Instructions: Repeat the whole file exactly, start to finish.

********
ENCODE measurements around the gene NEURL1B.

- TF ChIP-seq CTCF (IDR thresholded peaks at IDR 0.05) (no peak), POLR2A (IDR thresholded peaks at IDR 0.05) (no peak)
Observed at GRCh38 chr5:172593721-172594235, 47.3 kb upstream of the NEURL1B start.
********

ENCODE measurements around the gene NEURL1B.

- TF ChIP-seq CTCF (IDR thresholded peaks at IDR 0.05) (no peak), POLR2A (IDR thresholded peaks at IDR 0.05) (no peak)
Observed at GRCh38 chr5:172593721-172594235, 47.3 kb upstream of the NEURL1B start.